To the Editor:

In Tom and Laurie McGrath’s recent letter to persuade residents to find a bowhunter to shoot their neighborhood’s deer, they neglected to say that hunting is quite unpopular in our state, mirroring a countrywide trend that has seen the hunting community wane for three decades.

Fewer than one percent of Connecticut residents stalk, terrorize and hunt deer. The remaining nimrods are clamoring for more access to deer on private property despite the risks that weaponizing human-caused problems creates a public nuisance.

Without new generations who find joy in stealing the lives of defenseless deer, the state agency that sells hunting licenses eventually will be forced to address the interests of wildlife watchers rather than just the interest of a loud-mouthed minority who chase four-legged animals with bows and rifles. Now the agency encourages the public interest in violently targeting deer by inventing social benefits to excuses the rampages. We hear about the need to defend flowers from over-browsing. We hear about heading off collisions between automobiles and deer. We’re told hunters feed the hungry. We hear that hunters protect our communities from Lyme disease.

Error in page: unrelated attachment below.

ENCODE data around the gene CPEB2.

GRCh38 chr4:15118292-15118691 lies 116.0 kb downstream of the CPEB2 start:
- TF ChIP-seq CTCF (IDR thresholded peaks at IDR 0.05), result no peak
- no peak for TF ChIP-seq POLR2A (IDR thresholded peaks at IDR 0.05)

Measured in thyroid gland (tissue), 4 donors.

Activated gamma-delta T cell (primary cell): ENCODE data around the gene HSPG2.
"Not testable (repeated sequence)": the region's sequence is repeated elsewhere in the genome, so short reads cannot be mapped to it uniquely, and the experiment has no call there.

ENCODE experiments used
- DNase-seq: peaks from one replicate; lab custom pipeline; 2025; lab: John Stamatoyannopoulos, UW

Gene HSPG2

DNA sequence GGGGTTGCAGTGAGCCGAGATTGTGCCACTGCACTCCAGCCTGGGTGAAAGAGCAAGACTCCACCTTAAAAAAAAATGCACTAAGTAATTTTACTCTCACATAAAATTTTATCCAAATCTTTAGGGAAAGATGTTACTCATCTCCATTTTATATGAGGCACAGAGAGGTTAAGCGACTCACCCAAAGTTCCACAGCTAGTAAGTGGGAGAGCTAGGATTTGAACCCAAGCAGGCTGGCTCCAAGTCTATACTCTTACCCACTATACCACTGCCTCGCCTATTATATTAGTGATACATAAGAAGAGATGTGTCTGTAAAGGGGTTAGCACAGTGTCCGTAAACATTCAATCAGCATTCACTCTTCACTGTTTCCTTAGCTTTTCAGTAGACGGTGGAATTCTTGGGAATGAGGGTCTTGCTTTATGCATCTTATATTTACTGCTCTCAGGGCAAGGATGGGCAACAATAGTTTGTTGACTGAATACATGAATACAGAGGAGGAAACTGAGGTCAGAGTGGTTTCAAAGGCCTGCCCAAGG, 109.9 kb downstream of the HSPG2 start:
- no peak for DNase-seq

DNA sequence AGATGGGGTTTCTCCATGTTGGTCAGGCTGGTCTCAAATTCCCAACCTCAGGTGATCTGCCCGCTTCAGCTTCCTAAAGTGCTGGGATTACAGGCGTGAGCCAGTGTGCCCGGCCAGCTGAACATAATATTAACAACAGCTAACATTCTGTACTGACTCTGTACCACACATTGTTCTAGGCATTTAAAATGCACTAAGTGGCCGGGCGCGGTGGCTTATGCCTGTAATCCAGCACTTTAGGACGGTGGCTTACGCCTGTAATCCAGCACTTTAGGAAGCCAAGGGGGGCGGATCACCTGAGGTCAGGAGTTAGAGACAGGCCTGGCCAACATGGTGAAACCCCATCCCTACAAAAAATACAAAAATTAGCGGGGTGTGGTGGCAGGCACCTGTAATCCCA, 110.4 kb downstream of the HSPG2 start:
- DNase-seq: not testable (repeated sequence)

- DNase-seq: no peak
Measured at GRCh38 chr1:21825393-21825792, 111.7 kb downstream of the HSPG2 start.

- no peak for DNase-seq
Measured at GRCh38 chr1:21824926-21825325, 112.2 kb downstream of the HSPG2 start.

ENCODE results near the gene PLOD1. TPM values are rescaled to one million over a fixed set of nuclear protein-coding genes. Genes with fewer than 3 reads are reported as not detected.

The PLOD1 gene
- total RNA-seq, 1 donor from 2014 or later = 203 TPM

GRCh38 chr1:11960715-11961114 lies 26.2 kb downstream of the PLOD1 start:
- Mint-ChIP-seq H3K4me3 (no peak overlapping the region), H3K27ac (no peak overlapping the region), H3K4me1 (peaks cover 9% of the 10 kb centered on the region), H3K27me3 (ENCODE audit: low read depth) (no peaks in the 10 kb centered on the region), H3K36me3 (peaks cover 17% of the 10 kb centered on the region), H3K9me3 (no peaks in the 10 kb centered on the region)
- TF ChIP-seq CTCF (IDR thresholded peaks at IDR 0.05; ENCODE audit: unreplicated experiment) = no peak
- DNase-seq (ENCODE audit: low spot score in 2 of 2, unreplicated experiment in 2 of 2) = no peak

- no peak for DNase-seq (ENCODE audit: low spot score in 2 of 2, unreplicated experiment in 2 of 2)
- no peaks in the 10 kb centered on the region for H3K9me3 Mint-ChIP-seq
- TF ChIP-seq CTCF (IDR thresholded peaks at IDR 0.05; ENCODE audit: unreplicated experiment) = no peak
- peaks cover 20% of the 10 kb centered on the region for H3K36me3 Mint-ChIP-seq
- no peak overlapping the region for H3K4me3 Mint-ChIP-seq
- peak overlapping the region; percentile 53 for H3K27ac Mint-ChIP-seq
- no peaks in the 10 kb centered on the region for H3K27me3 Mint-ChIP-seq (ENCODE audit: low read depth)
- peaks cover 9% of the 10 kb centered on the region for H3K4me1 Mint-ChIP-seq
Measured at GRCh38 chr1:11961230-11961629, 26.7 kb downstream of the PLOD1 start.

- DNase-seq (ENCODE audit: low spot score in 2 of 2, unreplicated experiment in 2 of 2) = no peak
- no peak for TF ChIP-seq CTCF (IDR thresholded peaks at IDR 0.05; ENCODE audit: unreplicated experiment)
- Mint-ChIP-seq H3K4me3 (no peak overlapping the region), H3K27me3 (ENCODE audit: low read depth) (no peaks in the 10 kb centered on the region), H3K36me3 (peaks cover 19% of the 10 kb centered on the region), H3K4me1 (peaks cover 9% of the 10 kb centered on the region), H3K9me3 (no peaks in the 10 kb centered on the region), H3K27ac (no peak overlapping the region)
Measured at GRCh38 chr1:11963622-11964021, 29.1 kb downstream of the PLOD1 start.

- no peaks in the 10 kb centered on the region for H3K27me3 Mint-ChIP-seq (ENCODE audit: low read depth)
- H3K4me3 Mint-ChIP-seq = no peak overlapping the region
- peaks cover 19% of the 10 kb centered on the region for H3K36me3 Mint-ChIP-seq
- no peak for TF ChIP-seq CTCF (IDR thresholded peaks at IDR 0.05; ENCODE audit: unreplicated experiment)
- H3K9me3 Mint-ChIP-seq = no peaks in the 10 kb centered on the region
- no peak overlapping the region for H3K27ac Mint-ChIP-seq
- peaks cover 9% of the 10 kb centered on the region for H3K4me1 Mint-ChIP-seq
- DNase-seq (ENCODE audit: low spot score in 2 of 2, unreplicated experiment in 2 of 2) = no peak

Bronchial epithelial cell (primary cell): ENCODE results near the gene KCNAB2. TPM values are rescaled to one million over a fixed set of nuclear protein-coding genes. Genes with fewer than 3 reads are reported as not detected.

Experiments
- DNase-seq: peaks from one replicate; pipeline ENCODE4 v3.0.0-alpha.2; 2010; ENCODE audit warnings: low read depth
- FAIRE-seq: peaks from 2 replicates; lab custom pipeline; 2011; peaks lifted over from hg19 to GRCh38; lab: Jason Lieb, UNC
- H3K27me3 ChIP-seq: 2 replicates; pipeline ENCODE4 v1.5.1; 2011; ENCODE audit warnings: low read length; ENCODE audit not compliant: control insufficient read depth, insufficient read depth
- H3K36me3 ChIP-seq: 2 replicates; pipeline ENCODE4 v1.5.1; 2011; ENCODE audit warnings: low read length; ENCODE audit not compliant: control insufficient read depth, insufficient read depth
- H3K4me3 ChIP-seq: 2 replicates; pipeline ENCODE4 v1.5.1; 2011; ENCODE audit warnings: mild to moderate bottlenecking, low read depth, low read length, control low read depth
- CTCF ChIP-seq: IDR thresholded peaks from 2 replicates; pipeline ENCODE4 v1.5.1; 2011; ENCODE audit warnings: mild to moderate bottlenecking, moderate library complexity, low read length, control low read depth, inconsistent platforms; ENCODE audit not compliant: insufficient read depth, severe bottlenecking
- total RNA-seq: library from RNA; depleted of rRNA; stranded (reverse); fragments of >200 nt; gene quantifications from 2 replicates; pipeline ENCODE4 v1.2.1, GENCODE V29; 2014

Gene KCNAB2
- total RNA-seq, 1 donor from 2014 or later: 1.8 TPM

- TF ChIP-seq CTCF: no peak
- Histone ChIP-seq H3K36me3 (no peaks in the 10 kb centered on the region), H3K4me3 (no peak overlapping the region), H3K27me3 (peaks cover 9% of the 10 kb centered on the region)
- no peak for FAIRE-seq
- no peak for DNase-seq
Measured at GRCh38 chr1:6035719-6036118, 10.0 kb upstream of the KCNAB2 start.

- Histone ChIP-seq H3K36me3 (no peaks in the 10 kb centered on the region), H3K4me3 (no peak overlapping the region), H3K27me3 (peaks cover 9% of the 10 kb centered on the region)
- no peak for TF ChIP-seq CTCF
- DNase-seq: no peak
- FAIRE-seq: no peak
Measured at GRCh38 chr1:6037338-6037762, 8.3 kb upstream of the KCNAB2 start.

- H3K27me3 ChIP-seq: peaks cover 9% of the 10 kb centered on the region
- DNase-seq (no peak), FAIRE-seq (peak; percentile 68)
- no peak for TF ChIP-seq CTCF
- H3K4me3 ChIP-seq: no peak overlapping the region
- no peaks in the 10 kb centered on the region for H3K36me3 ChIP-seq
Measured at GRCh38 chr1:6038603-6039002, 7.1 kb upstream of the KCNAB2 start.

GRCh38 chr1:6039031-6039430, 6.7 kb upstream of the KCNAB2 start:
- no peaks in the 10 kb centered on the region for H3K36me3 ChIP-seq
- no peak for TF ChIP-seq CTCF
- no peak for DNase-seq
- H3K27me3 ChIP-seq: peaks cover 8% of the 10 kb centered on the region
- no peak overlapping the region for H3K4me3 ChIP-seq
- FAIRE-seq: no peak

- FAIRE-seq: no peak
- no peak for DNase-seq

All these excuses conceal the sordid truth—that deer hunters simply relish murdering wildlife. When arrows are shot into the bodies of deer lured to apple piles, the animals run for up to two miles before they drop and bleed to death on someone else’s property. Don’t fall for it.

Also, addressing the topic of overpopulation, let’s begin with the truth. Humans are the most overpopulated specie on the planet, period. We are the ones responsible for overdevelopment, pollution and habitat destruction. In contrast, nature is being managed to death. It’s time for Darien to call for cease fires, and reverse a trend that’s bad for all of us - shooting our way out of every human-caused problem.

Priscilla Feral

President

Friends of Animals